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Nope. After 9:24 of remarkably entertaining “bonus” hockey, Ribeiro’s goal sent Verizon Center into a tizzy.

“It was fun. It was fun for everybody, I think,” said Caps defenseman Karl Alzner, who along with Troy Brouwer was credited with an assist on Ribeiro’s goal. “It was entertaining. We’re not teams that usually play too wide-open, so we were all getting a little nervous there.”

That was the amazing thing about Friday’s overtime. It was some of the most wide-open hockey of the series. The instinct is to be cautious. The play was anything but, as each team had some good chances before Ribeiro drew it to a close.

“It was a lot of emotion out there. Everyone wants to win. You’re fighting for a goal there,” Caps center Nicklas Backstrom said. “That’s a tight game, there’s two good teams there. You have to stay calm, you just have to focus on what you’re doing out there. I think we did a good job of that.”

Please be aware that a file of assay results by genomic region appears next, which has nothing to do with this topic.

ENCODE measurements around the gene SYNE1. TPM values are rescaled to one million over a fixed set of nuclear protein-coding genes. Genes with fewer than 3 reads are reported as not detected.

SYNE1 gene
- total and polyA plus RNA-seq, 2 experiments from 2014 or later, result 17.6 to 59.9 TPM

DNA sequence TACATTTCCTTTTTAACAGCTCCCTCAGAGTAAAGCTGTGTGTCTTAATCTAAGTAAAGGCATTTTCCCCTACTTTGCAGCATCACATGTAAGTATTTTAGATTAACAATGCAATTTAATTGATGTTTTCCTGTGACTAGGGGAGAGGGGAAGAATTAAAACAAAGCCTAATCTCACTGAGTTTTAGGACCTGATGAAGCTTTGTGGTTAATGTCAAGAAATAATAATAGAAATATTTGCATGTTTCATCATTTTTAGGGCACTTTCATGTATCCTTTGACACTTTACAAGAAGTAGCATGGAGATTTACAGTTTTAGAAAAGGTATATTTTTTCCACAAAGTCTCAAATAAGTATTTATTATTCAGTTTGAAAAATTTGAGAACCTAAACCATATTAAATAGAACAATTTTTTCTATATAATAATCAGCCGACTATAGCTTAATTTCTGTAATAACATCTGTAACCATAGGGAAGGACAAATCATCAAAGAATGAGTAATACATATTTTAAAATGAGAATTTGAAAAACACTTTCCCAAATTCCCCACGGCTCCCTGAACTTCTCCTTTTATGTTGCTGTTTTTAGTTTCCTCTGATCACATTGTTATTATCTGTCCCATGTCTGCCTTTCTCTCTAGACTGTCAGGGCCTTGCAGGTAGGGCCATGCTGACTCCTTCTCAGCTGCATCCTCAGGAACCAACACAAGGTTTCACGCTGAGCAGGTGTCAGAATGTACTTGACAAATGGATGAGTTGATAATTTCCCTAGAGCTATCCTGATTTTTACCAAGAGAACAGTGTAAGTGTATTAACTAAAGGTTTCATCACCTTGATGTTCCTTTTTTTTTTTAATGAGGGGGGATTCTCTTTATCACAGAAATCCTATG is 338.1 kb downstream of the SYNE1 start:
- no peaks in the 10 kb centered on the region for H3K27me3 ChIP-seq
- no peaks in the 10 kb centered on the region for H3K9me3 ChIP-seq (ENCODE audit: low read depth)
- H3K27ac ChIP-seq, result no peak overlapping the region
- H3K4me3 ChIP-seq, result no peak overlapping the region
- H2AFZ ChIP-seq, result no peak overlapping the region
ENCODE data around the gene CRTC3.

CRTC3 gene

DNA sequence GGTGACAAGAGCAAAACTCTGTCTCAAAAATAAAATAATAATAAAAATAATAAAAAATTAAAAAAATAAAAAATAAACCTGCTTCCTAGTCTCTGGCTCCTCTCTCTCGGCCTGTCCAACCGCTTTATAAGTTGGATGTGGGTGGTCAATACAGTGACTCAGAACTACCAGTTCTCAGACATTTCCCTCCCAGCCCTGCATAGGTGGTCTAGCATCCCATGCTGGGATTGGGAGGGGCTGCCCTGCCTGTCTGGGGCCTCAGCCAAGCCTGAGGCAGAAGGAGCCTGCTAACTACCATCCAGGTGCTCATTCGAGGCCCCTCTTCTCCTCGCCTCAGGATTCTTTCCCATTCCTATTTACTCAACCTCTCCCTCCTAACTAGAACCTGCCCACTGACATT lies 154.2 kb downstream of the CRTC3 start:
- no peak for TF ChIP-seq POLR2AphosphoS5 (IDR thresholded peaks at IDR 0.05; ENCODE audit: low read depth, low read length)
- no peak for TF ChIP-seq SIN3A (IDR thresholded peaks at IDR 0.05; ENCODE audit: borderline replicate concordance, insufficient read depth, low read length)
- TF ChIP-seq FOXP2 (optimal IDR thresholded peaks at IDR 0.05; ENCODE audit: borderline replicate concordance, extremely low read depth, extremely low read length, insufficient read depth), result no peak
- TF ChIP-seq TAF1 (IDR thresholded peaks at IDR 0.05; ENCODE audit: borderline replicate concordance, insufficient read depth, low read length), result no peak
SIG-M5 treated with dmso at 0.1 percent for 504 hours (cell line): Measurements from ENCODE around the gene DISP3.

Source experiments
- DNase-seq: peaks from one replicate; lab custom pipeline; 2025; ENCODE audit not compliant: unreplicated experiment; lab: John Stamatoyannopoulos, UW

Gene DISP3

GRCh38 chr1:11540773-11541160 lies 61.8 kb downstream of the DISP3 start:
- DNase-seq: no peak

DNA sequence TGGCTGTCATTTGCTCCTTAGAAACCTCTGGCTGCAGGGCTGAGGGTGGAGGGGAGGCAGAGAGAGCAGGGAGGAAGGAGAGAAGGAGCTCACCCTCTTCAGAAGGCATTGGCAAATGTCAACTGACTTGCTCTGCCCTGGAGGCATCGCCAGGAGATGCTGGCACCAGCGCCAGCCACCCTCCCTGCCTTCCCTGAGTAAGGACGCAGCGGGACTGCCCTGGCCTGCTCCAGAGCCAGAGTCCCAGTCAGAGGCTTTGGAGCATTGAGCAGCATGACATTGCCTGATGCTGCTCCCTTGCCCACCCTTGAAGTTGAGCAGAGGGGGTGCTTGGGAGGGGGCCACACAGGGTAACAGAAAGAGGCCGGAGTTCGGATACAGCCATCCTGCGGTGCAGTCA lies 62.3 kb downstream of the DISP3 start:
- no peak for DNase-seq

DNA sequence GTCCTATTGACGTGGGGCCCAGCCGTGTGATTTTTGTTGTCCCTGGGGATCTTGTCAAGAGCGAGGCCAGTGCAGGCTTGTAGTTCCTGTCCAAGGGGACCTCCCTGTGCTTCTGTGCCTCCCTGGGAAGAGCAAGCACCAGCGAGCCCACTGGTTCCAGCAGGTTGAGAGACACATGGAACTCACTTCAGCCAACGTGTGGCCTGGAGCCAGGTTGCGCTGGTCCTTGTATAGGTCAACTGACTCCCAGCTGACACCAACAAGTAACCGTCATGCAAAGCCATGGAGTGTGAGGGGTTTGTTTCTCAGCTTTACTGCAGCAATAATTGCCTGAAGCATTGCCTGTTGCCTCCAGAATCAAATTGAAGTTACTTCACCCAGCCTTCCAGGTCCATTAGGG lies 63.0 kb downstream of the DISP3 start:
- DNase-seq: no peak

Holtby gave up four goals in each of the games in New York. He’s given up two in three games at Verizon. Whether he actually took a breath in overtime is debatable. He let out a lot of air when he realized Ribeiro had put it in the net.

The pace “kind of came out of nowhere,” Holtby said. “That wasn’t how the first three periods were played at all. It benefitted us, obviously.

“It’s fun to watch when both teams are battling that hard. This rink’s atmosphere really makes it 10 times better.”